Tuesday, May 10, 2011

Childless Women: White and More Educated

A comparison of U.S. Census Bureau 2000 and 2010 statistics shows a trend toward fewer live births for white women and for women with "higher" education.
Shifting societal norms regarding marriage are clearly affecting procreation.
For background, read Defeating Marriage & Destroying Family: Survey and also read Marriage Trend: Confined within Church

UPDATE 12/7/12: Women Who Give Birth Live Longer and Healthier

-- From "Educated women holding off on childbirth" by UPI 5/9/11

In 2000, women 25 to 34 with at least a bachelor's degree had fewer total children and were less likely to have ever given birth than women who had less than a high school education.

By 2010, the same group of women -- now age 35 to 44 -- with at least a bachelor's degree had 1.7 births, while women who had less than a high school education had 2.5 births

"Our findings show that a 'delayer boom' is under way, where highly educated women initially delay childbearing but are more likely to have children into their 30s," Census Bureau demographer Kristy Krivickas said.

To read the entire article above, CLICK HERE.

From "White women more likely to be childless, Census says" by Sharon Jayson, USA TODAY 5/9/11

The Census Bureau uses age 44 as the age for completion of childbearing. The data show that 20.6% of white women were childless, compared with 17.2% of black women, 15.9% of Asian women and 12.4% of Hispanic women.

Even more marked differences in childlessness by race and ethnicity are reflected among women who have never married. Among unmarried women by age 44, whites and Asians were much more likely to be childless than blacks or Hispanics. Of unmarried white women, 69.5% were childless; 65.8% of Asian women were childless. Among unmarried Hispanic women, 36.4% were childless; 27.8% of unmarried black women were childless.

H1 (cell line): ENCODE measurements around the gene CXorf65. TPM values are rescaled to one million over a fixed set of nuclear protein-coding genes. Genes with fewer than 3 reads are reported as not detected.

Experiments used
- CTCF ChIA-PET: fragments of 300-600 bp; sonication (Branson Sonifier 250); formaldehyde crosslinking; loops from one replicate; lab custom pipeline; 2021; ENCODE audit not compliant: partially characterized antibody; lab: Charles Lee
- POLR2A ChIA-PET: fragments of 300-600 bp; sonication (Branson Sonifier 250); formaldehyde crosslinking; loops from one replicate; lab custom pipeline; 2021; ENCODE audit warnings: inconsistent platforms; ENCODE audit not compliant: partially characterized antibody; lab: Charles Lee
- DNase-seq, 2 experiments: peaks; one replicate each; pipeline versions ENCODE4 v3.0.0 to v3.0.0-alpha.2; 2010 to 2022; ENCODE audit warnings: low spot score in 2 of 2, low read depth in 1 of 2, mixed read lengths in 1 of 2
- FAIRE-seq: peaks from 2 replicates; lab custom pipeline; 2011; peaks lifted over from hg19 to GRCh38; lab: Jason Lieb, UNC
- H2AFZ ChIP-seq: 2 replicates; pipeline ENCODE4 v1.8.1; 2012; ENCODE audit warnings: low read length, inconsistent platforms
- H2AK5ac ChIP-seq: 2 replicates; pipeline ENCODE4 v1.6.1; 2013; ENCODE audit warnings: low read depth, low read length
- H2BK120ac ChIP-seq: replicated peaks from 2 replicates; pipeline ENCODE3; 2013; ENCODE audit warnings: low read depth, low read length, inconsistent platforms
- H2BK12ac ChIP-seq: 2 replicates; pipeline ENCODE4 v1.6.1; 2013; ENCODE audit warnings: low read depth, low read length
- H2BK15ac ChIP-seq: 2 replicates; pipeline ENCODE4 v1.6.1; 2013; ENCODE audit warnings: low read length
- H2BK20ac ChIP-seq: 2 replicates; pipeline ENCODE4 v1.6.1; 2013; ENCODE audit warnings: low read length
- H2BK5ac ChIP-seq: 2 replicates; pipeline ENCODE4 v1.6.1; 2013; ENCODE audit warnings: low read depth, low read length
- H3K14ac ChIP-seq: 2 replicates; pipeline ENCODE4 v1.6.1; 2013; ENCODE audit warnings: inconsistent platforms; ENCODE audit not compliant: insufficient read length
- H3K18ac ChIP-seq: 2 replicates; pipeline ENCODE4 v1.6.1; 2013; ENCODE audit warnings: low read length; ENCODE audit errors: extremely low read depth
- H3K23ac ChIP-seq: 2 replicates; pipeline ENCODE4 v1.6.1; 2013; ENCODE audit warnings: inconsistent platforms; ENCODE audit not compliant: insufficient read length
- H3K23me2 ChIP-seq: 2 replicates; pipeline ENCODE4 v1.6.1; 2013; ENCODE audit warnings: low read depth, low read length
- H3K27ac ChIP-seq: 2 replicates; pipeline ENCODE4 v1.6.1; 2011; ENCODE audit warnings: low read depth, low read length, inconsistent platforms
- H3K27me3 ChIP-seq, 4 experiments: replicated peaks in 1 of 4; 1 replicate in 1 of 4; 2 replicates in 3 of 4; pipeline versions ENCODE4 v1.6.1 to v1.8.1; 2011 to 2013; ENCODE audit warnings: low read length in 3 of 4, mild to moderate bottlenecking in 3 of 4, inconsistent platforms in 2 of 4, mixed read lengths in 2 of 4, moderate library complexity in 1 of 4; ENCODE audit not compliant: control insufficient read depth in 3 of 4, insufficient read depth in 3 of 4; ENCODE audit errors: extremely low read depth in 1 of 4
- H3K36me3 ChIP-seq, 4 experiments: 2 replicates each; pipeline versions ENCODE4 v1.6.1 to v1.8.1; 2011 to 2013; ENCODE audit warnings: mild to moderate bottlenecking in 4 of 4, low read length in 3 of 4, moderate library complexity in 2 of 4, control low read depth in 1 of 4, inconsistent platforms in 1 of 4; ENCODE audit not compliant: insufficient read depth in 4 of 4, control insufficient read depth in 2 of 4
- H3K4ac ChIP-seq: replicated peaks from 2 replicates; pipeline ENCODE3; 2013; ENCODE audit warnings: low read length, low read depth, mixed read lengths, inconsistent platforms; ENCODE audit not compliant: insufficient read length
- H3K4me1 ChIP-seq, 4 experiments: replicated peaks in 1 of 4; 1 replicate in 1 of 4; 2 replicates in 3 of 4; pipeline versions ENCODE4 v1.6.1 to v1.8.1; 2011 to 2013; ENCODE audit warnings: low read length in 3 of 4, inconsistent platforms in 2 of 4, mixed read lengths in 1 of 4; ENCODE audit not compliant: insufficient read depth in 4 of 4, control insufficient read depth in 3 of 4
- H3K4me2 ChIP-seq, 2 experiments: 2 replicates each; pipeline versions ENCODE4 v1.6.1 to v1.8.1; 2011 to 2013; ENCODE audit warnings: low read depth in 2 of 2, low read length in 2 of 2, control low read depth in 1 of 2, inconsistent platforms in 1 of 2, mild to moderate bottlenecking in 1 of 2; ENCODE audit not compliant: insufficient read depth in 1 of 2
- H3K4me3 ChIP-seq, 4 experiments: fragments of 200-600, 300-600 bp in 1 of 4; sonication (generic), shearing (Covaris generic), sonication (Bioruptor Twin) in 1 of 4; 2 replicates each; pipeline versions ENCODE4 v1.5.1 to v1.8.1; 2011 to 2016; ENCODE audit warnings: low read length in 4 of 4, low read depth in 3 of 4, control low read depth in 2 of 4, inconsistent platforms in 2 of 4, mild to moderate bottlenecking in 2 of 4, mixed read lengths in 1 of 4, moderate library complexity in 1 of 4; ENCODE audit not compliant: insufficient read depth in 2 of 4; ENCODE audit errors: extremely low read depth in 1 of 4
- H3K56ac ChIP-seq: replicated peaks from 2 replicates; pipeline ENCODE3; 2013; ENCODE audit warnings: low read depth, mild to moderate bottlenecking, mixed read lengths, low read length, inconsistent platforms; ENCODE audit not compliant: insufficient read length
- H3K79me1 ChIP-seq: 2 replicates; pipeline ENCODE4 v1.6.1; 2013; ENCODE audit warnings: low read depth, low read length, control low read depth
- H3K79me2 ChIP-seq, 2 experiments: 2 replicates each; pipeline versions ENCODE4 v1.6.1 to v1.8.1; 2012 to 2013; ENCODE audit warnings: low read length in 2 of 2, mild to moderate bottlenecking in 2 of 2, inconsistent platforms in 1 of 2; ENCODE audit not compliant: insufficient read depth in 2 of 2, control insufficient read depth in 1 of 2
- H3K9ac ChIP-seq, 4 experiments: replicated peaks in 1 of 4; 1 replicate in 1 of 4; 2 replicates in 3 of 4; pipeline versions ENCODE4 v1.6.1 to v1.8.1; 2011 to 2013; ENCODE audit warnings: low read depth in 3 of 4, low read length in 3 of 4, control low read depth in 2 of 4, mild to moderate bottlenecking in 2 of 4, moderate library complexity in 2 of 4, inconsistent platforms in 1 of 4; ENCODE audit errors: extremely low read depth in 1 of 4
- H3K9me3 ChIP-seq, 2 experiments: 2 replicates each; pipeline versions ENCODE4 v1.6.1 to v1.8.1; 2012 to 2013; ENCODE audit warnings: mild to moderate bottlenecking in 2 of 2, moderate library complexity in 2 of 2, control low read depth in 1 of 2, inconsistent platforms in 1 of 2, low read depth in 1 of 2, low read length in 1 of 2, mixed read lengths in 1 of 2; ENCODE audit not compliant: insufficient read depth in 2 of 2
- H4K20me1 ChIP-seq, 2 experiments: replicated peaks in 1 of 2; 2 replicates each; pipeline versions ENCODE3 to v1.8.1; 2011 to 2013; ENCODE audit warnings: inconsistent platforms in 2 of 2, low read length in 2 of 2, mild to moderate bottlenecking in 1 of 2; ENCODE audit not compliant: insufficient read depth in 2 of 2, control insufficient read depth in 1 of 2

Fertility researcher Karen Guzzo, an assistant professor of sociology at Kutztown University in Pennsylvania, says many women "are probably not choosing never to have children, so much as … they're not forming relationships because they're investing in their education and careers."

To read the entire article above, CLICK HERE.

From "Census Data Reveals a Shift in Patterns of Childbearing" by Sabrina Tavernise, New York Times 5/9/11

Childbearing and fertility patterns have changed greatly since the 1970s.

There are far more women in their 40s without children now than there were in past decades. In 1976, just 10 percent of all women ages 40 to 44 had no children. That percentage had jumped to 19 percent by 2010.

In 1976, the earliest year in Monday’s data release, more women had three children than had two, but that has shifted over the years, with far more women having two children than three.

And it is more likely for a woman who has never married to have a child now than it was in the 1970s. Just 3 percent of women who had never been married had a child in 1976. Now the number is about 21 percent, up sharply even from 2008, when it was 15 percent.

To read the entire article above, CLICK HERE.